08 June 2011

Flames of War newbie guide part 1 "Building it"

I don't know how many parts this guide will be in total but I will try to cover as much of the game as possible to get new FoW gamers up to speed with the basics. You may have read my review of the Flames of War rules already and picked up interest for the game. The next step would be getting models, books and whatever else you need to get started.
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Books, the most important part of the game. And where you might easily get lost. There are many choices to be made starting out with Flames of War. What army are you interested in? What timeline? What frontline? All those questions are closely tied to the source books.

The main rulebook, both the hardback and the pocket version from the "Open Fire" starter set covers all the rules to play the game. But it has no army lists as the idea for this game is to split the war into 3 periods. Early / Mid / Late war. Your gut reaction may be "urrgh....", mine was too. But, this split helps with the balance and makes everyone playing it "keep up" with the timeline so that you won't meet a 1944 Panther company with a 1939 rifle company. How fun would that game be, apart from being a anachronistic freakshow?

As I mentioned in my review, the ideal situation would be you trying out each of the 3 available periods to see which one suits your playing style and taste the most. Do you want tank armies or focus on infantry, powerful tanks or paper thin armored vehicles? Rules that make tanks unreliable or rules that have tank aces and superior technology?

When you know what period you want to play, you look at the sourcebooks available. These books focus on 1 period or 1 campaign/operation each. For the most part these books only contain army organization lists and sometimes special rules and scenarios. But they are all used together with the main rulebook. Some choices are easier than others. Mid and Late War have numerous books that focus on both the eastern and western front. While Early War is confined to one single volume that focus on the western front. I will use the Early War book for reference as it is the period I've chosen to play

Each book contains information on how to build a force that took part in the fighting. Ostfront, which is a Mid-war source book contains the information on how to build most armies fighting on the eastern front. From the Finns, Germans and their allies like Hungary and Romania to the Soviet armies. Books like Ostfront or Blitzkrieg have a "general" approach. The campaign books are more narrow in scope and only focus on the force taking part in a single battle or campaign.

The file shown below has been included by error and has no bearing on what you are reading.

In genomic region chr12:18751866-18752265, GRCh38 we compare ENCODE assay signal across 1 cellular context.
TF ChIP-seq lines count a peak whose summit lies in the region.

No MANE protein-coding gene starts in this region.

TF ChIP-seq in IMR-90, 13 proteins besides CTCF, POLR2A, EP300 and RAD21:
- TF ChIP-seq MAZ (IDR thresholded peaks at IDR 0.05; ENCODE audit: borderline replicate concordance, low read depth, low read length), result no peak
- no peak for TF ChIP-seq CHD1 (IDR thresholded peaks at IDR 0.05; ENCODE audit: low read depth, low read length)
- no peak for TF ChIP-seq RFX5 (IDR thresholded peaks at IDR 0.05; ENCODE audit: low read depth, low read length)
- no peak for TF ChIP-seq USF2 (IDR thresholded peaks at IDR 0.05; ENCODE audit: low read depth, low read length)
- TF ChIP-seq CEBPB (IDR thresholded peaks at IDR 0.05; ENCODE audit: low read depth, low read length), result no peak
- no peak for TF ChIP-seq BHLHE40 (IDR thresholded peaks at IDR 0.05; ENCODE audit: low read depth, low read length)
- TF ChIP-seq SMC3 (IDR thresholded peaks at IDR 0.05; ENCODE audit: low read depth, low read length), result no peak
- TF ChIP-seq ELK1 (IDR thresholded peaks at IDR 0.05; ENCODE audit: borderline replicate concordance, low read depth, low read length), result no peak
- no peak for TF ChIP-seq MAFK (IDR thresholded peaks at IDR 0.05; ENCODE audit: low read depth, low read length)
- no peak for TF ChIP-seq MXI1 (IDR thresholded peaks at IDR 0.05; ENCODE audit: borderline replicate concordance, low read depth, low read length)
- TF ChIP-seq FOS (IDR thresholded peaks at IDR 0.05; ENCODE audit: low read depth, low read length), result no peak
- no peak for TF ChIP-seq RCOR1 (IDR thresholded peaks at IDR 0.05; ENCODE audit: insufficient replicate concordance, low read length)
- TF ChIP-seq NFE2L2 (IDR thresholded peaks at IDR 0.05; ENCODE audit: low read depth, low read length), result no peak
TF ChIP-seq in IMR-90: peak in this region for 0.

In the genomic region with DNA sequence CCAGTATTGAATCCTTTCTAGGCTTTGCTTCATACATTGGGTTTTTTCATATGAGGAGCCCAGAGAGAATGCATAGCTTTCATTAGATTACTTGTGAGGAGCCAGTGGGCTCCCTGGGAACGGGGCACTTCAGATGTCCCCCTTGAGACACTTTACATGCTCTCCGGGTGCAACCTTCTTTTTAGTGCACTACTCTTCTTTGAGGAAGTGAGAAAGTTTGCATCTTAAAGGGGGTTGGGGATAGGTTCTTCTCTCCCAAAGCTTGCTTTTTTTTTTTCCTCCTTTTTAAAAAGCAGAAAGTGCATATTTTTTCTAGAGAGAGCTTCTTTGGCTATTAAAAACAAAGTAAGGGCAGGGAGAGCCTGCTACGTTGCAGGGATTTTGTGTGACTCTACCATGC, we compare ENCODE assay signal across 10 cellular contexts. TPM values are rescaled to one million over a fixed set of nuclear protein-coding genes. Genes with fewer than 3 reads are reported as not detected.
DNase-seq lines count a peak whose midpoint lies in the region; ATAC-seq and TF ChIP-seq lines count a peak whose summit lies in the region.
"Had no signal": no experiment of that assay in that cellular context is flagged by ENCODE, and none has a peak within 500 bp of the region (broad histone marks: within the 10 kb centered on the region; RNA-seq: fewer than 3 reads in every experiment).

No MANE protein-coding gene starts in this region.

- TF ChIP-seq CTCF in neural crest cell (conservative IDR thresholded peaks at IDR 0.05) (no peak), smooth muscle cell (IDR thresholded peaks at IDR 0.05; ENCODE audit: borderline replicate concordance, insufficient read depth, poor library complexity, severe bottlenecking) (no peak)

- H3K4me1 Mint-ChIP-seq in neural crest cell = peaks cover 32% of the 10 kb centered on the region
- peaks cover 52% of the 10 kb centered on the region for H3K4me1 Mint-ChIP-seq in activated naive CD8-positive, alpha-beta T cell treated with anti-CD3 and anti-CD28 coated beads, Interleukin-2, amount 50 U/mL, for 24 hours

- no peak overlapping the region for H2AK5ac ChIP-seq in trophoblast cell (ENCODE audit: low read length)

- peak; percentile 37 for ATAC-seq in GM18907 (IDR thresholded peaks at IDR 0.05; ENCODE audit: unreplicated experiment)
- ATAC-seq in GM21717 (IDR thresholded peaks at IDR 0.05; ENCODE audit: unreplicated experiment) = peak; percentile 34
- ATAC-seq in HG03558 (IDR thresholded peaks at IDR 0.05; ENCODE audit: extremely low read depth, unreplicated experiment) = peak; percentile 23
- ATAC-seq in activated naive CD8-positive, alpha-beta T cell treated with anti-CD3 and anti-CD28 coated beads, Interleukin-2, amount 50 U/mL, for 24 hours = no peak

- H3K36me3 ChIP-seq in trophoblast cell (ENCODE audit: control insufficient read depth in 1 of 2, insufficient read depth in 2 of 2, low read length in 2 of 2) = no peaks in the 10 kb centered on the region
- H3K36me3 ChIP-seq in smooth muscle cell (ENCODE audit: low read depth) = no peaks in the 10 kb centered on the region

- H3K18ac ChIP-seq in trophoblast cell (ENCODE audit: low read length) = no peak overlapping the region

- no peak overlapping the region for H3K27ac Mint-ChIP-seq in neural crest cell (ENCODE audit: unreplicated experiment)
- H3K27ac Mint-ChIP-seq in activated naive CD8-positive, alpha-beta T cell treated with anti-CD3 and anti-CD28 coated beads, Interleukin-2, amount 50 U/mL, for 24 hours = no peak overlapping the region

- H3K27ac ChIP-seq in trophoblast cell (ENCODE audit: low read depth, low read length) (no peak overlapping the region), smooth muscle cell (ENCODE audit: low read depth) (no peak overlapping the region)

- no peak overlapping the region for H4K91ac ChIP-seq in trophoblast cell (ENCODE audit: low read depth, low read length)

So you pick a book about your area of interest, then you pick an army. The choices do not end here however. As each nation have a plethora of forces that vary in composition and playstyle. Most armies have a couple of infantry formations for you to pick from, each being build around a historical background. The backbone is always set in stone but you may also add additional units not originally part of a company - this is called "divisional support". Infantry companies may add tanks and artillery or even air support this way.

To build an army in flames of war you take the army of your choice and look at their force organization chart. Black boxes mean that the units HAVE to be included. Grey boxes are choice options.

Each army also have additional data such as the Training and Morale.

Each nation also have special rules (doctrines)of their own to make them stand out from other nations and play differently. These are really important to remember when you play!


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Army building

As mentioned your choice of army comes with a army organization chart. Black boxes are mandatory to include and grey boxes are optional. But, even in your mandatory options you have room for decisions. You can make your units full strength or weak. Starting out with the game won't have you sport 2 full infantry companies with 3 platoons each, you might start out with 2 weak companies with 1 platoon each just to fill the necessary choices to get a game going.

Each unit is always listed at various strengths in the unit roster. There will always be a minimum and  a maximum points value of the weakest and strongest possible version of each unit/platoon/company. You will often have lots of values in between. The Polish infantry battalion for instance requires you to field 2 companies of infantry. Each company has to be 1-3 platoons strong. When building a company you have a list of what stuff will cost you if you have a single platoon, a single platoon with a HMG platoon attachment, 2 platoons + hmg attachment and 3 platoons with hmg attachment etc.

Each platoon also comes with mandatory and optional units. Just as before the mandatory are marked in black and the optional are grey. The Polish infantry platoon has to be made up of 12 rifle teams, 1 command team and may be upgraded with a light mortar and a anti tank rifle team as well.

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Assembling and basing your models

Having looked in the source book you settle for an army. I would advice on actually getting the source book first before starting to order units blindly. This will allow you to minimize unnecessary purchases or units that simply aren't compatible with the army you have chosen to play.

It should be noted that units for any nation in Early/Mid/Late war most of the time are fully compatible with multiple armies within the same book. So if you start out with an infantry army, you can use that infantry in support to a tank army and vice versa. Keep in mind though, that models may not be compatible across the period timeline.